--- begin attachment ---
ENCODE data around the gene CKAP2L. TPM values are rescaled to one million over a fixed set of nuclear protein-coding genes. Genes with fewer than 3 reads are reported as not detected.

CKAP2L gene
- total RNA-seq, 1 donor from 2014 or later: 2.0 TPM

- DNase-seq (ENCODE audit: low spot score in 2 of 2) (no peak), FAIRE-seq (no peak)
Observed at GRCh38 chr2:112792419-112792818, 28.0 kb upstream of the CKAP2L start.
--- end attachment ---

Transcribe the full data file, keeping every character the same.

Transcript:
ENCODE data around the gene CKAP2L. TPM values are rescaled to one million over a fixed set of nuclear protein-coding genes. Genes with fewer than 3 reads are reported as not detected.

CKAP2L gene
- total RNA-seq, 1 donor from 2014 or later: 2.0 TPM

- DNase-seq (ENCODE audit: low spot score in 2 of 2) (no peak), FAIRE-seq (no peak)
Observed at GRCh38 chr2:112792419-112792818, 28.0 kb upstream of the CKAP2L start.